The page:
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Bioactive Dietary VDR Ligands Regulate Genes Encoding Biomarkers of Skin Repair That Are Associated with Risk for Psoriasis

1
School of Life Sciences, Arizona State University, Tempe, AZ 85281, USA
2
Department of Basic Medical Sciences, University of Arizona College of Medicine–Phoenix, Phoenix, AZ 85004, USA
3
Department of Dermatology, School of Medicine and Public Health, University of Wisconsin, Madison, WI 53706, USA
4
Department of Zoology, Faculty of Science, Al-Azhar University, P.O. Box 11884 Nazr City, Cairo, Egypt
5
School of Mathematical and Natural Sciences, Arizona State University, Phoenix, AZ 85306, USA
6
Department of Basic Pharmaceutical Sciences, School of Pharmacy, College of Health & Pharmaceutical Sciences, University of Louisiana at Monroe, 1800 Bienville Drive, Bienville 362, Monroe, LA 71201, USA
*
Author to whom correspondence should be addressed.
These authors contributed equally to this work.
Nutrients 2018, 10(2), 174; https://doi.org/10.3390/nu10020174
Received: 20 November 2017 / Revised: 5 January 2018 / Accepted: 30 January 2018 / Published: 4 February 2018
(This article belongs to the Special Issue Nutraceuticals and the Skin: Roles in Health and Disease)
Treatment with 1,25-dihydroxyvitamin D3 (1,25D) improves psoriasis symptoms, possibly by inducing the expression of late cornified envelope (LCE)3 genes involved in skin repair. In psoriasis patients, the majority of whom harbor genomic deletion of LCE3B and LCE3C (LCE3C_LCE3B-del), we propose that certain dietary analogues of 1,25D activate the expression of residual LCE3A/LCE3D/LCE3E genes to compensate for the loss of LCE3B/LCE3C in the deletant genotype. Herein, human keratinocytes (HEKn) homozygous for LCE3C_LCE3B-del were treated with docosahexaenoic acid (DHA) and curcumin, two low-affinity, nutrient ligands for the vitamin D receptor (VDR). DHA and curcumin induce the expression of LCE3A/LCE3D/LCE3E mRNAs at concentrations corresponding to their affinity for VDR. Moreover, immunohistochemical quantitation revealed that the treatment of keratinocytes with DHA or curcumin stimulates LCE3 protein expression, while simultaneously opposing the tumor necrosis factor-alpha (TNFα)-signaled phosphorylation of mitogen activated protein (MAP) kinases, p38 and Jun amino-terminal kinase (JNK), thereby overcoming inflammation biomarkers elicited by TNFα challenge. Finally, DHA and curcumin modulate two transcription factors relevant to psoriatic inflammation, the activator protein-1 factor Jun B and the nuclear receptor NR4A2/NURR1, that is implicated as a mediator of VDR ligand-triggered gene control. These findings provide insights into the mechanism(s) whereby dietary VDR ligands alter inflammatory and barrier functions relevant to skin repair, and may provide a molecular basis for improved treatments for mild/moderate psoriasis. View Full-Text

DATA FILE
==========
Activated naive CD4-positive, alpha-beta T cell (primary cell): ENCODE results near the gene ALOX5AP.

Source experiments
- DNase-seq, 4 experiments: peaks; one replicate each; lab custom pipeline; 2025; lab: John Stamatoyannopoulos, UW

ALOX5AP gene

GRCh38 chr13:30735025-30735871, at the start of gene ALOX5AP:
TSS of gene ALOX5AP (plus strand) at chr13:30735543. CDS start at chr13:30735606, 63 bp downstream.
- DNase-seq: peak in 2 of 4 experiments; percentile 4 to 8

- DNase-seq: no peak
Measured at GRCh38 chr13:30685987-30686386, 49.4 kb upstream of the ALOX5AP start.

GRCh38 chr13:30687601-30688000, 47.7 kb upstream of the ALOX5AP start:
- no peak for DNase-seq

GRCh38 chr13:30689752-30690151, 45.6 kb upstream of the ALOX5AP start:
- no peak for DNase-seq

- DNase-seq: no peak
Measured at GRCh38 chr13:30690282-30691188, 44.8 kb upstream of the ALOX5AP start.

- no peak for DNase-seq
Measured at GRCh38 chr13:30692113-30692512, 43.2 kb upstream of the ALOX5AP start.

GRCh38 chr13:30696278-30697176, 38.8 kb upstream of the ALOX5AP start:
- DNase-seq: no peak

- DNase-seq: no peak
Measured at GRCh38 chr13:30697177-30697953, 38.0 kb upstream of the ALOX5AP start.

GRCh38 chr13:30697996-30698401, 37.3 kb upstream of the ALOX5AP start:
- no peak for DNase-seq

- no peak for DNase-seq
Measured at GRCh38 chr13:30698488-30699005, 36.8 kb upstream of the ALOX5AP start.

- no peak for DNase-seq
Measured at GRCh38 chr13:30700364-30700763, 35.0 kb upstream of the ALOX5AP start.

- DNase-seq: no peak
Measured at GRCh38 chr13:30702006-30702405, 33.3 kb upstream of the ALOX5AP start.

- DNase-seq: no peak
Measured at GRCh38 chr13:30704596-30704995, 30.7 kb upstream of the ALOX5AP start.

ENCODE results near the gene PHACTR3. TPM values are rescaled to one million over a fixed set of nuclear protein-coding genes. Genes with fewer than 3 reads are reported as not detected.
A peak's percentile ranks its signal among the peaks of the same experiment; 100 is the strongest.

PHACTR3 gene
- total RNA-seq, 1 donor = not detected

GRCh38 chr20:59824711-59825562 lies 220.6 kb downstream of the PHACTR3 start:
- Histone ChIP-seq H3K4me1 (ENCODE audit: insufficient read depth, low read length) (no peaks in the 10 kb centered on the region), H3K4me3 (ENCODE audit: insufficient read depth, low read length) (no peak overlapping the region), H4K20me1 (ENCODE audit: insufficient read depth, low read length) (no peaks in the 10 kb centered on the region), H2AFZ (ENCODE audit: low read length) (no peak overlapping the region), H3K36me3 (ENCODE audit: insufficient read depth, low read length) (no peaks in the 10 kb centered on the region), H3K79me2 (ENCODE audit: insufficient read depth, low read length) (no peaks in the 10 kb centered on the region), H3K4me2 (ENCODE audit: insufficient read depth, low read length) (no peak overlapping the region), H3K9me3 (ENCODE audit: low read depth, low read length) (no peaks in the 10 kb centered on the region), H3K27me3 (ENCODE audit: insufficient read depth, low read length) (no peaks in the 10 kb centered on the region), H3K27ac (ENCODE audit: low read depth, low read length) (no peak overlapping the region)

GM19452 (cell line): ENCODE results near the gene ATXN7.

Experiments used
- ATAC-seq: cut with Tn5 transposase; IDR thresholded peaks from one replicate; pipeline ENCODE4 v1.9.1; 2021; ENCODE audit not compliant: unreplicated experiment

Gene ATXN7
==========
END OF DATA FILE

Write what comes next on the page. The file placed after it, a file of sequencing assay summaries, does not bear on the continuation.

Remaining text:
Keywords: vitamin D receptor; late cornified envelope genes; docosahexaenoic acid; curcumin; epidermis; keratinocytes; psoriasis treatment; nutraceuticals; differentiation; activator protein-1 vitamin D receptor; late cornified envelope genes; docosahexaenoic acid; curcumin; epidermis; keratinocytes; psoriasis treatment; nutraceuticals; differentiation; activator protein-1
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Karrys, A.; Rady, I.; Chamcheu, R.-C.N.; Sabir, M.S.; Mallick, S.; Chamcheu, J.C.; Jurutka, P.W.; Haussler, M.R.; Whitfield, G.K. Bioactive Dietary VDR Ligands Regulate Genes Encoding Biomarkers of Skin Repair That Are Associated with Risk for Psoriasis. Nutrients 2018, 10, 174.

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